Author: J. Scott Fuqua
Publisher: Bancroft Press
ISBN: 978-1-61088-077-0

Ya remember the fleet of sailing ships splashing their way toward Baltimore yesterday? The British are firing on the fort. Worse, Daniel, our cannons in the fort can’t even reach the British ships. They aren’t strong enough. Fort McHenry has to take the punishment and can’t even fight back,” Calvert explains to Daniel in J. Scott Fuqua’s story, Calvert the Raven in the Battle of Baltimore.

This over-sized hardcover book has thirty-two colorful pages with large artistic, detailed drawings of ships, American and British soldiers and wartime scenes. Targeted toward young elementary school aged children, the intentional misspellings of words for slang or emphasis may confuse a beginner reader. Although war is bloody and tragic, the illustrations do not depict too much blood or violence. With the topic of the War of 1812, it is a good fictional tome for those wanting to learn about America, one of its wars and who helped the United States win.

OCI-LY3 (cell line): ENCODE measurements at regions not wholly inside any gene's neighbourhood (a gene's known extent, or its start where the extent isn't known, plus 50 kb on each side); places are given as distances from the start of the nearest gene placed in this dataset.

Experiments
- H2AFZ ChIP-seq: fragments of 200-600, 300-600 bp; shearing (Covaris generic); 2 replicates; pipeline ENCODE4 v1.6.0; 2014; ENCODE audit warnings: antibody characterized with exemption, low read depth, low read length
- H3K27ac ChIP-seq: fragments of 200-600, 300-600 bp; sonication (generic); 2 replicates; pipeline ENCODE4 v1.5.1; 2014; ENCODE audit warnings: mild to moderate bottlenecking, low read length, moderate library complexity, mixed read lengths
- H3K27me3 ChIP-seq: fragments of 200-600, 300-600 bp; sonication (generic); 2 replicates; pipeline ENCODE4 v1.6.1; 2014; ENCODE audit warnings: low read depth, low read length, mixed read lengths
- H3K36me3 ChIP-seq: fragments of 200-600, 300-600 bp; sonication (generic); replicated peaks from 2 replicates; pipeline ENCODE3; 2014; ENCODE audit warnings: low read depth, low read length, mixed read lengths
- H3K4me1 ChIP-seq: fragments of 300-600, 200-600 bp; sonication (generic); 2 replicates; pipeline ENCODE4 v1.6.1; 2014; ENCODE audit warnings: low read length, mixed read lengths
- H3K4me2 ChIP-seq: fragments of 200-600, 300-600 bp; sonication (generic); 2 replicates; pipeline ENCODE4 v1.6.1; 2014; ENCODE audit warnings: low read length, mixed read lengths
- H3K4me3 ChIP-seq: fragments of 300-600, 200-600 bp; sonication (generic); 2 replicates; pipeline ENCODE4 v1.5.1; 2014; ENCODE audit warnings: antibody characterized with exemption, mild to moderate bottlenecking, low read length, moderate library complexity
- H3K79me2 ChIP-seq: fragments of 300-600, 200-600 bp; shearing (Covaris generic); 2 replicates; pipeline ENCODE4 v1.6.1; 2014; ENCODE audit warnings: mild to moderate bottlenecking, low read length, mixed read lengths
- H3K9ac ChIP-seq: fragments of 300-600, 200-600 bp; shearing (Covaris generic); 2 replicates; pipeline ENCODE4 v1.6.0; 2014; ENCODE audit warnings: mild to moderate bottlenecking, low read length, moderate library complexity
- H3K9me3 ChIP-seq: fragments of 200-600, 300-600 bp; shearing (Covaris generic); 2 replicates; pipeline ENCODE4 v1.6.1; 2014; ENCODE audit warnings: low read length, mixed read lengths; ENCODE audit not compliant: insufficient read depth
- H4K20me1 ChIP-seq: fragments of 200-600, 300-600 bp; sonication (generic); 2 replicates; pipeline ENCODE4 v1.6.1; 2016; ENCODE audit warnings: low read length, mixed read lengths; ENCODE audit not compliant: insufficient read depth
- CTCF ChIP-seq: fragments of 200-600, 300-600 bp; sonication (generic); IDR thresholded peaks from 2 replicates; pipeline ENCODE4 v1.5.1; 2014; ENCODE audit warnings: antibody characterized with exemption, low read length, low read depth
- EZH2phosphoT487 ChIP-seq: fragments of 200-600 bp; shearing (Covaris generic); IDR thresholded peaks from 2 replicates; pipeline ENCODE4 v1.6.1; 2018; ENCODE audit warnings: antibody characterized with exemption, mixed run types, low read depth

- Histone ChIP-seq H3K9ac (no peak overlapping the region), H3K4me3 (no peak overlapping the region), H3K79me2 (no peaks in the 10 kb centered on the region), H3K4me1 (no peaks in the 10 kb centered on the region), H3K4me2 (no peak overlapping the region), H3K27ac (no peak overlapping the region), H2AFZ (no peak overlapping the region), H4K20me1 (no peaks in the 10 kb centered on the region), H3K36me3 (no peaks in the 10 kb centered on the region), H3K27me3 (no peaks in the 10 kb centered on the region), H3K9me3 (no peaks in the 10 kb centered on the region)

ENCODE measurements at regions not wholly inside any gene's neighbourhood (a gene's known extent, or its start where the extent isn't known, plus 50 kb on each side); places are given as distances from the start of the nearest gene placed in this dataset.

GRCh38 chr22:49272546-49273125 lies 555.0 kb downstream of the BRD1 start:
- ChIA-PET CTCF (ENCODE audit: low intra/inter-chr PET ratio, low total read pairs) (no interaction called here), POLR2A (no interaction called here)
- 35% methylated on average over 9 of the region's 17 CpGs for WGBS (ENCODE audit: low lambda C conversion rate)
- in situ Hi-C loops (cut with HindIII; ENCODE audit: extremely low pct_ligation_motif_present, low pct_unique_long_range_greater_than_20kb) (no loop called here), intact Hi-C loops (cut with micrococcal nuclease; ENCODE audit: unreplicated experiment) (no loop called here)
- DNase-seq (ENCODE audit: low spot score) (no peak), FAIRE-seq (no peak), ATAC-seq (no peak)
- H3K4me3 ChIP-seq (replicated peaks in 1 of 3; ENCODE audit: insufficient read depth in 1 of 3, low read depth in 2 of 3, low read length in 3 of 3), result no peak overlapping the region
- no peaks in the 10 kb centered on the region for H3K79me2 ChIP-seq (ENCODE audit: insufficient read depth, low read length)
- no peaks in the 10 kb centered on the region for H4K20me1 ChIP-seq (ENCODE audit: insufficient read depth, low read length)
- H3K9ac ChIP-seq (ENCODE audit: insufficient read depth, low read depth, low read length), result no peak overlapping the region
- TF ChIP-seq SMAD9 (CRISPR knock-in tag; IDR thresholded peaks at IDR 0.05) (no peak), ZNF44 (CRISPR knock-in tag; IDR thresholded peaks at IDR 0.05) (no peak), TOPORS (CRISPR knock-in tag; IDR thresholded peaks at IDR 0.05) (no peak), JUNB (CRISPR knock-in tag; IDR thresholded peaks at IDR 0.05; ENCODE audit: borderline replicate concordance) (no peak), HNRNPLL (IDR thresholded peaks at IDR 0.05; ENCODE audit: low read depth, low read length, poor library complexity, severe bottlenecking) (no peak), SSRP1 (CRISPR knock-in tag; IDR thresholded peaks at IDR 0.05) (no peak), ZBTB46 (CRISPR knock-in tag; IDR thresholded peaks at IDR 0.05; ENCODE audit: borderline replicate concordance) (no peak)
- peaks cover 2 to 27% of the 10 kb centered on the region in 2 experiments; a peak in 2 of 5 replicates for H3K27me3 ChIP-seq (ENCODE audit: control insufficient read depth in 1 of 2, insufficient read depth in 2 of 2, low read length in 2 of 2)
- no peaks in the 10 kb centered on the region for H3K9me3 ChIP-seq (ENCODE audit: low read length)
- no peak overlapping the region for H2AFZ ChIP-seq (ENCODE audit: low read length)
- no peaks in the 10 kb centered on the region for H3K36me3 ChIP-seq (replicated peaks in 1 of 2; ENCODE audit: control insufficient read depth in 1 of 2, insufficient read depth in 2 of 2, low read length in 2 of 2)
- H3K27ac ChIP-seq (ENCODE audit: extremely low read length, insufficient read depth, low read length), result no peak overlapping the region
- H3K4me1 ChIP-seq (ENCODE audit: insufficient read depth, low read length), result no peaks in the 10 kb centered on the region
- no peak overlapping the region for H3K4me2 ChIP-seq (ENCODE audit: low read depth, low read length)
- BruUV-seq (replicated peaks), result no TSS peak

One day young student Daniel walks home discouragingly with his poorly graded history paper, afraid his parents will ground him. When he sits down at a park bench to rest, a black raven named Calvert swoops down and starts talking to him.

Shocked with the talking bird with a go-get-‘em, feisty attitude who knows about the boy’s history writing fiasco, Daniel is told to trust and touch Calvert’s wing. Immediately Daniel shrinks in size and the two of them are transported back in time to Baltimore, the third largest city of its day in the early eighteen hundreds while the British Redcoats are bombarding America’s coast.

With Daniel sitting between the bird’s wings, Calvert shows him from the air how both armies fought in the Battles of North Point, Fort McHenry and Baltimore. Explaining famous American icons, he tells Daniel about Major General Samuel Smith, Commodore John Rodgers, and Francis Scott Key.

With historical facts written in an interesting fashion through the bird’s slang, one learns how Rodgers captained the USS President which destroyed twenty three British ships and how Key searched through a spyglass for a flying flag when he wrote “Defence for Fort McHenry” which later became our national anthem, “The Star-Spangled Banner.”

First in this “Flying Through History” series that has been produced in association with the Maryland Historical Society, any reader, young or old, can glean some historical information from it, learning in a fun, creative way about our country.

This book was furnished by the publicist for review purposes.


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